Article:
Reply The official Labour position was to leave the single market

    • alan jutson
      Posted June 14, 2017 at 10:07 am | Permalink

      reply to reply

      JR, surely you are not suggesting that Labour may tell porkies, or express opposite views in different publications to get more votes are you !!!!!!

    • Richard1
      Posted June 14, 2017 at 10:15 am | Permalink

      The EU has been quite clear that you cannot ‘retain [all] the benefits’ of the single market and customs union without being in the EU. this is why Labour have now made it clear they favour leaving both. It is very difficult to see what difference there actually is now between the official positions of the two front benches on this issue.

    • fedupsoutherner
      Posted June 14, 2017 at 11:46 am | Permalink

      Len, it does not follow that the will of the people is to stay in the single market. You have to only take account of the referendum vote and that was to come out. The general election saw young people vote for the freebies on offer from Labour and had nothing to do with the single market. If they couldn’t be bothered to vote in the referendum then that was their lookout. I want my vote counted.

    • Jerry
      Posted June 14, 2017 at 4:26 pm | Permalink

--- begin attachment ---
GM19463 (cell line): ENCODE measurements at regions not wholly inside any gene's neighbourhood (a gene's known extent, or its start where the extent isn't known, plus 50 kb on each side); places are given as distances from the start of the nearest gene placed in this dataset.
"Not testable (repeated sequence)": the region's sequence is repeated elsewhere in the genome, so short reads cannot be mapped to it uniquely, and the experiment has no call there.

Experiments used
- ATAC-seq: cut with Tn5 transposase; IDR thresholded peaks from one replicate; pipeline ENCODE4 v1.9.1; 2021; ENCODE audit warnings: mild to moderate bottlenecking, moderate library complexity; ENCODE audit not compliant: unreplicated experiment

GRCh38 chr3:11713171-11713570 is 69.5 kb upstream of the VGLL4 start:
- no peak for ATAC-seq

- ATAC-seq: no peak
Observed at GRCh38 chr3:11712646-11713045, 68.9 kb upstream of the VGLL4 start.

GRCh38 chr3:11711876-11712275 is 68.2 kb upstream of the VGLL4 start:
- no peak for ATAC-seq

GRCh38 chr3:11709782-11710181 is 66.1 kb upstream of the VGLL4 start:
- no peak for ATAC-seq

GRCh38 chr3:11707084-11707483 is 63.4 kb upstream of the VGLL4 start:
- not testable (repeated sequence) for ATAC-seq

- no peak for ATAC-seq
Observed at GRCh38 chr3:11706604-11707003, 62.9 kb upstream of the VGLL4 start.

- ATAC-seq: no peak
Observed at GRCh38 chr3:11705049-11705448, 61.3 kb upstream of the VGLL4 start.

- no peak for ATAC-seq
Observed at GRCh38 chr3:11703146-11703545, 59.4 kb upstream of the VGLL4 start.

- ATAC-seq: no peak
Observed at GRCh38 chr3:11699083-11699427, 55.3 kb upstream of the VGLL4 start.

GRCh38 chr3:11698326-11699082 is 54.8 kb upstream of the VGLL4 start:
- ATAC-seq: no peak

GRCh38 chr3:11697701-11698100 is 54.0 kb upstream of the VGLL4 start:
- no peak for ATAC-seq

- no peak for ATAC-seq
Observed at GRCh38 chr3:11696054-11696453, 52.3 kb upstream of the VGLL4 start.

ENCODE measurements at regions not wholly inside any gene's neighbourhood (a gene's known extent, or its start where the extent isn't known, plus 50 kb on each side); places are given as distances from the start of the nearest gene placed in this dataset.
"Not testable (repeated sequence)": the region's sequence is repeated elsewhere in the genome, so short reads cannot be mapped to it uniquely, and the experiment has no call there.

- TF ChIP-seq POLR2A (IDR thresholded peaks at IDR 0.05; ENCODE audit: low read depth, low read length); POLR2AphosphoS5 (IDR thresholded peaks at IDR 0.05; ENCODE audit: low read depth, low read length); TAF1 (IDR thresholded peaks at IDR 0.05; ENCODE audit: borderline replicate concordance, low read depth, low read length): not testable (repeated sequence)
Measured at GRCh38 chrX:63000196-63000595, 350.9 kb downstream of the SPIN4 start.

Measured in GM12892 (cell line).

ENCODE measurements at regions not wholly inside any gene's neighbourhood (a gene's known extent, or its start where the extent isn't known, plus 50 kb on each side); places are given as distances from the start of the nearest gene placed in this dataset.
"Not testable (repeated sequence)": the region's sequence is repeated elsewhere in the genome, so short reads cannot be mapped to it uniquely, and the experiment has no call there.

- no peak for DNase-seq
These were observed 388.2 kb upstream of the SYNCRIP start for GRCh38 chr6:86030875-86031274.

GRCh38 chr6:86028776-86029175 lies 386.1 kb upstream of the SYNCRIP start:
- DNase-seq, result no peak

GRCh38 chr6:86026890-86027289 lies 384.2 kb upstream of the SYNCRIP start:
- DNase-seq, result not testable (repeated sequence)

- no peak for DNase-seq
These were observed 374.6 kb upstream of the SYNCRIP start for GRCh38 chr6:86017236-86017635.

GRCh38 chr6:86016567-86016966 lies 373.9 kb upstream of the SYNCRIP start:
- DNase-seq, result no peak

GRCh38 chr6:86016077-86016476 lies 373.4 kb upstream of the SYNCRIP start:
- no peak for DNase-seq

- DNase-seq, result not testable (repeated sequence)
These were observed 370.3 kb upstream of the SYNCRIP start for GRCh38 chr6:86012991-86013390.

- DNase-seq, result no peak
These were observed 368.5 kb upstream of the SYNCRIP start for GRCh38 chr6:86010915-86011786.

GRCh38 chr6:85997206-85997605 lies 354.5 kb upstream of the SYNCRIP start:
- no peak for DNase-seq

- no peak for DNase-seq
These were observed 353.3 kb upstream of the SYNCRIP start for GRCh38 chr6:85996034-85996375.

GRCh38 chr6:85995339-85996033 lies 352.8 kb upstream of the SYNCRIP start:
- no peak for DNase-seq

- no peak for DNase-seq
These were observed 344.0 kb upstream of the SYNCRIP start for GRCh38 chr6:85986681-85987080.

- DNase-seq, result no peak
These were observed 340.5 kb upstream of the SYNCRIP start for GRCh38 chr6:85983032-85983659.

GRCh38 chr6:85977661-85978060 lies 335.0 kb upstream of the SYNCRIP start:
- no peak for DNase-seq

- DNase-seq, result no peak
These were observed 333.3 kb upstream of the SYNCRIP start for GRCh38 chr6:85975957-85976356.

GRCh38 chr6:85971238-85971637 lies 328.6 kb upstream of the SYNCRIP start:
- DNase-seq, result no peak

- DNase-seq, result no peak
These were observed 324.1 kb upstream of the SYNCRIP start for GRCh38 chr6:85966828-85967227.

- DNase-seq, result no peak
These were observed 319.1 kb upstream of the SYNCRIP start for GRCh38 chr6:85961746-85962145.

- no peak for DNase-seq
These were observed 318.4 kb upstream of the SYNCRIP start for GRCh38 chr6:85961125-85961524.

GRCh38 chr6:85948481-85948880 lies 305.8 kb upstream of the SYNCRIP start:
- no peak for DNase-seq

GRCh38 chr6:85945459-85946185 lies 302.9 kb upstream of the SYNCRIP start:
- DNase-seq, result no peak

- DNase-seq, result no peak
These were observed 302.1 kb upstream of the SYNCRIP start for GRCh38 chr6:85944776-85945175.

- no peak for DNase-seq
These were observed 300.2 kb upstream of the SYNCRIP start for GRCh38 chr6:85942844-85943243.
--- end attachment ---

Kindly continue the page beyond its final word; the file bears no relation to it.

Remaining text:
@JR reply; Do you really think that Labour would not take political advantage once your party has formed a government by getting their Queens Speech and perhaps Budget through, unlike your own party Labour will then not be held to their manifesto, they can and no doubt will change their polices to suit the current situation that your party presents. Being in opposition is surely reactionary to the governing manifesto by definition, not their own!

    • Denis Cooper
      Posted June 14, 2017 at 4:51 pm | Permalink

      Len Grinds, listen to Barry Gardiner from 23 minutes in here:

      “Is Labour still committed to leaving the single market?”

      “Yes, because it’s absolutely clear that the single market is actually the internal market of the European Union, if we leave the European Union, which we are committed to doing, then we leave the internal market and with that we can’t have a deal where there is single market, or internal market, without the four freedoms.”

      And, he continues, the EU has made it clear that membership of the single market will not be offered without all four of those freedoms being accepted; which is actually what Theresa May has repeatedly said, right up to her Article 50 letter to Donald Tusk:

      “Since I became Prime Minister of the United Kingdom I have listened carefully to you, to my fellow EU Heads of Government and the Presidents of the European Commission and Parliament. That is why the United Kingdom does not seek membership of the single market: we understand and respect your position that the four freedoms of the single market are indivisible and there can be no “cherry picking”.